Miley Cyrus in a scene from her new music video, "Malibu."
Miley Cyrus in a scene from her new music video, "Malibu." (YouTube)

Ordinarily, when someone gets their life together, congratulations or encouragement of some kind is in order. Amanda Petrusich of The New Yorker seems to think otherwise.

In her article published last week, "Miley Cyrus's Creepy Return To Wholesomeness," Petrusich analyzed Cyrus's new song, "Malibu," which is, in her opinion, "equal parts bohemian and smarmy."

Petrusich did not approve of Cyrus' new direction, mainly because she found that the superstar's decisions in the past were those of a "creative risk-taker" which made her a "figure to root for."

In an interview with Billboard, published the first week of May, Cyrus told the reporter that part of her transformation came from her decision to steer clear of substance abuse. She said, "I'm not doing drugs, I'm not drinking, I'm completely clean right now! That was just something that I wanted to do."

She also explained that she was done with hip-hop for now, mainly because the sexually explicit lyrics typical of the genre were not an accurate representation of how she felt. However, Petrusich decided to interpret this decision in a different light.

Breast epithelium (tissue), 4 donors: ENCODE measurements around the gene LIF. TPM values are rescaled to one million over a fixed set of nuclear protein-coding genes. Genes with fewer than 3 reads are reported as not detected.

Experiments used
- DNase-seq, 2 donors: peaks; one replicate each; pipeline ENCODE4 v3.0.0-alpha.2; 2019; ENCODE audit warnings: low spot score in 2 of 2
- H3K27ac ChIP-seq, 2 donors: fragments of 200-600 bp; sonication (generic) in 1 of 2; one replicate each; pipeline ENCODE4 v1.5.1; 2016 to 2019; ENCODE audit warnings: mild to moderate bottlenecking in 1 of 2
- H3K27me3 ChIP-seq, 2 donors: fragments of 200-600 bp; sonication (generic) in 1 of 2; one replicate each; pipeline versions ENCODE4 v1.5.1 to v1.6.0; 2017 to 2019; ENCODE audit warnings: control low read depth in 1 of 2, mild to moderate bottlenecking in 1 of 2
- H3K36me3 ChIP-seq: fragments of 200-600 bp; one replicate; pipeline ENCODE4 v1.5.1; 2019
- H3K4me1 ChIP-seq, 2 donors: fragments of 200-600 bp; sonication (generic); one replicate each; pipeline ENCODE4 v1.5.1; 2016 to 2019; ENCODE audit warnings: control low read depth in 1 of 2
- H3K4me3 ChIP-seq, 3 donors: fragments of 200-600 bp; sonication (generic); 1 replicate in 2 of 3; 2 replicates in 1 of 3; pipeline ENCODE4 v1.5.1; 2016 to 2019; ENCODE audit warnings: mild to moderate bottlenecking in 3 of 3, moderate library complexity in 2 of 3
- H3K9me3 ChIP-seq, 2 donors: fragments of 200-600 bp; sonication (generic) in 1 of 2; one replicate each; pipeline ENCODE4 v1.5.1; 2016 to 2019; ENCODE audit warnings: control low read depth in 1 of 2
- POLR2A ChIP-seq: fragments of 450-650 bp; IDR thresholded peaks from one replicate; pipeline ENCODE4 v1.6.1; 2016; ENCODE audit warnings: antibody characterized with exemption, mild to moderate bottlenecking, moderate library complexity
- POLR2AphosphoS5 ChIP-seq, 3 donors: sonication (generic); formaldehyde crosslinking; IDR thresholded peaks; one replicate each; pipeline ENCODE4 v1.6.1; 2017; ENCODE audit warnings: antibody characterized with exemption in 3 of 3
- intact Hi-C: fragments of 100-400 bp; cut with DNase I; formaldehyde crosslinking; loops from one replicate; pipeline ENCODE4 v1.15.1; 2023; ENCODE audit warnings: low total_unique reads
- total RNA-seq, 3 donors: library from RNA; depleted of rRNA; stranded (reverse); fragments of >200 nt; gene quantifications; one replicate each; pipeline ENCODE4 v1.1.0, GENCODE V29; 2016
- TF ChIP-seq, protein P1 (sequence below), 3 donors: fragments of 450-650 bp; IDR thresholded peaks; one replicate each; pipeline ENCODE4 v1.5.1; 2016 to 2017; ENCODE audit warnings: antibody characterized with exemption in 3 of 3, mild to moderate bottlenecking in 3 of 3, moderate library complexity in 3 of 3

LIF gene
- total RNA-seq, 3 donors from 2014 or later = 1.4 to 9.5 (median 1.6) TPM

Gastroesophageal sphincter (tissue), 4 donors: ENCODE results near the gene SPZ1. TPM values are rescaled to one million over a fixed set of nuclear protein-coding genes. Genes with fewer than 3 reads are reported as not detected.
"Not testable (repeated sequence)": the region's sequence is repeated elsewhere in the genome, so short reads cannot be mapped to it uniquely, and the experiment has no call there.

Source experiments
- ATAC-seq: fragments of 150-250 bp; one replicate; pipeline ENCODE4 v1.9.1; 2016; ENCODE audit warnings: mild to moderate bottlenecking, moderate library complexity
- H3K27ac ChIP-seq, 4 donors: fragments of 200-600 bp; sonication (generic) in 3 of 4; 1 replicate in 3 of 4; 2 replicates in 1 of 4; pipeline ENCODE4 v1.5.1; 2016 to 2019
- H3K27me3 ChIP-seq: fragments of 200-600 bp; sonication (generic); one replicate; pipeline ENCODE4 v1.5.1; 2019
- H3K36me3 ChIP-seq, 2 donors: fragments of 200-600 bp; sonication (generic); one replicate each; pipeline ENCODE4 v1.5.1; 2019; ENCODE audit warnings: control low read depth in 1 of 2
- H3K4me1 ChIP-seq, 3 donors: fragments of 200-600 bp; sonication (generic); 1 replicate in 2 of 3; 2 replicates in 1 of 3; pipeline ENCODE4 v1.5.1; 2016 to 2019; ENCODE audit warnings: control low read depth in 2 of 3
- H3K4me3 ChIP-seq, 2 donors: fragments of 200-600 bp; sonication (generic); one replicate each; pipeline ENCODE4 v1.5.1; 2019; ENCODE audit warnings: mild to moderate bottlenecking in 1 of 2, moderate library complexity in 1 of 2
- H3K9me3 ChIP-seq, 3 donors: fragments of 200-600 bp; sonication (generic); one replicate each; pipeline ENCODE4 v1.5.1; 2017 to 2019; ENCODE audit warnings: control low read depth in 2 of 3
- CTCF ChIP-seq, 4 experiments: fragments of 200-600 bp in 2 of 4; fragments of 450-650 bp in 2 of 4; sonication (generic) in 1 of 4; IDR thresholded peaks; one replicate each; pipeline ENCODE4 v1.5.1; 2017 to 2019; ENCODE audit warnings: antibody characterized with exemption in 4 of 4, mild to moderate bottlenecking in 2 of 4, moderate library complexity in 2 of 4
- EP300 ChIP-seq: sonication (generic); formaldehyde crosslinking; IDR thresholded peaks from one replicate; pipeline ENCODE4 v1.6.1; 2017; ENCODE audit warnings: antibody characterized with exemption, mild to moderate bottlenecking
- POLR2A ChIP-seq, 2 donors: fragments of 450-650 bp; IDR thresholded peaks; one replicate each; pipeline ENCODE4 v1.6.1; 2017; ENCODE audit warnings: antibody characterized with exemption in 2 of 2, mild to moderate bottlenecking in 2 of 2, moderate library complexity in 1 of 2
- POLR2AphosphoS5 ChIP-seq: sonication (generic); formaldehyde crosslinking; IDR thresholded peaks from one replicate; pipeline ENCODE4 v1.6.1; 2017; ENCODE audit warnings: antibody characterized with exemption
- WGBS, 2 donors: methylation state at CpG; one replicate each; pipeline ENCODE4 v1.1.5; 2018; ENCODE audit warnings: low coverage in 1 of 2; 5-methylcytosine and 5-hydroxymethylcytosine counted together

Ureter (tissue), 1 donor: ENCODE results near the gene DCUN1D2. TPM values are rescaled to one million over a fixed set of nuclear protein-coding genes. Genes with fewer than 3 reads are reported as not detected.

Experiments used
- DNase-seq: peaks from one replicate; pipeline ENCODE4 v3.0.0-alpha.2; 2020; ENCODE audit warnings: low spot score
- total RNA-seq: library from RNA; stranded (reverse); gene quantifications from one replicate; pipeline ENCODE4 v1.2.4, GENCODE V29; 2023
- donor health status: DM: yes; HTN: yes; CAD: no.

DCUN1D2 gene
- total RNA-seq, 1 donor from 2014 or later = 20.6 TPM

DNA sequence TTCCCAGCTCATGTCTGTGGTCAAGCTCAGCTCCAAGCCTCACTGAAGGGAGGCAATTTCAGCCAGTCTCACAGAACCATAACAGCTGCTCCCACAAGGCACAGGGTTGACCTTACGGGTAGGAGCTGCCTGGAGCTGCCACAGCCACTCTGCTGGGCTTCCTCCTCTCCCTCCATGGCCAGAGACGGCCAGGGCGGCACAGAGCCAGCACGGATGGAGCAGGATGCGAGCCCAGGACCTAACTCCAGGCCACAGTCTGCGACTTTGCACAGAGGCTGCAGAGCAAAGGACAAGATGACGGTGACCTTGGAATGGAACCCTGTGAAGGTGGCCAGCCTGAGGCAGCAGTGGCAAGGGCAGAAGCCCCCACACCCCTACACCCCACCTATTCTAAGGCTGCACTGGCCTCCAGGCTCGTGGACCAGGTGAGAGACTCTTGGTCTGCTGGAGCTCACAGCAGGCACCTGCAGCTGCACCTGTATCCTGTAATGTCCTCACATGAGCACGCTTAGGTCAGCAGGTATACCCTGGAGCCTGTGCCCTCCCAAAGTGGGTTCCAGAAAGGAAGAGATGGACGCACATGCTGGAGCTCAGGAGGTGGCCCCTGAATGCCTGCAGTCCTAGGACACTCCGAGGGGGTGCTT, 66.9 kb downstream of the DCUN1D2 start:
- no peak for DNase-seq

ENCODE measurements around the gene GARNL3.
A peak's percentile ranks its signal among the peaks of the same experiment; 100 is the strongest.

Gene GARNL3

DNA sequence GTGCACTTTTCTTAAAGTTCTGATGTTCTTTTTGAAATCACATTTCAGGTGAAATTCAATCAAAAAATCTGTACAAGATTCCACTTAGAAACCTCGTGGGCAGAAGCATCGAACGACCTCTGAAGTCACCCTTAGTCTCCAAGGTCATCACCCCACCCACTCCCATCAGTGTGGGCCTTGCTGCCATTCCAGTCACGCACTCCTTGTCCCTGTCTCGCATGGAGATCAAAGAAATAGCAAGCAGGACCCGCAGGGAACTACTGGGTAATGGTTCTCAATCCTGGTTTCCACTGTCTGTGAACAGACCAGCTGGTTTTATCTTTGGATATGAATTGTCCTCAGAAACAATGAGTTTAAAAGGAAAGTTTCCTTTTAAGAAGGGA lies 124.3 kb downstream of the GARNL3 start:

"Cyrus's casual trying-on and discarding of black culture is a function of extraordinary privilege," Petrusich explained. The musician's new style, which seems more of a throwback to her teenage songs than anything particularly groundbreaking, "makes her previous embrace of those genres feel ... sinister," in Petrusich's opinion.

The journalist wanted Miley to return to happier, simpler times, when the artist had broken up with her fiancé, when she was dating a woman and when she stuck her tongue out all the time. Petrusich recalls that in an interview with Cyrus in 2014, she was struck "by how earnest she seemed about everything." The earnestness displayed itself when Cyrus kept pressing the phone to her face and accidentally pushed buttons on the screen because she was so wrapped up in her own opinions.

Petrusich argued that Cyrus' return to sobriety and traditional values is stereotypical of what the patriarchal society expects of female pop stars. "Now that she is about to be someone's wife, she's settling down, finding a new way to be (or act) virtuous," the journalist criticized.

Even though Cyrus' decisions in the past have not exactly been virtuous or exemplary, so far, it seems as though her attempt to clean up her act, both literally and figuratively, has made her a happier person with goals instead of a mindless pop star known only for her twerking abilities. But Petrusich did not like any signs of maturity, and instead painted Cyrus as a feminist who betrayed her cause. She even ends her article with the regretful statement, "It's hard not to pine for that wagging tongue."

How dare someone embrace traditional values and grow up!

This article originally appeared on NewsBusters.org.

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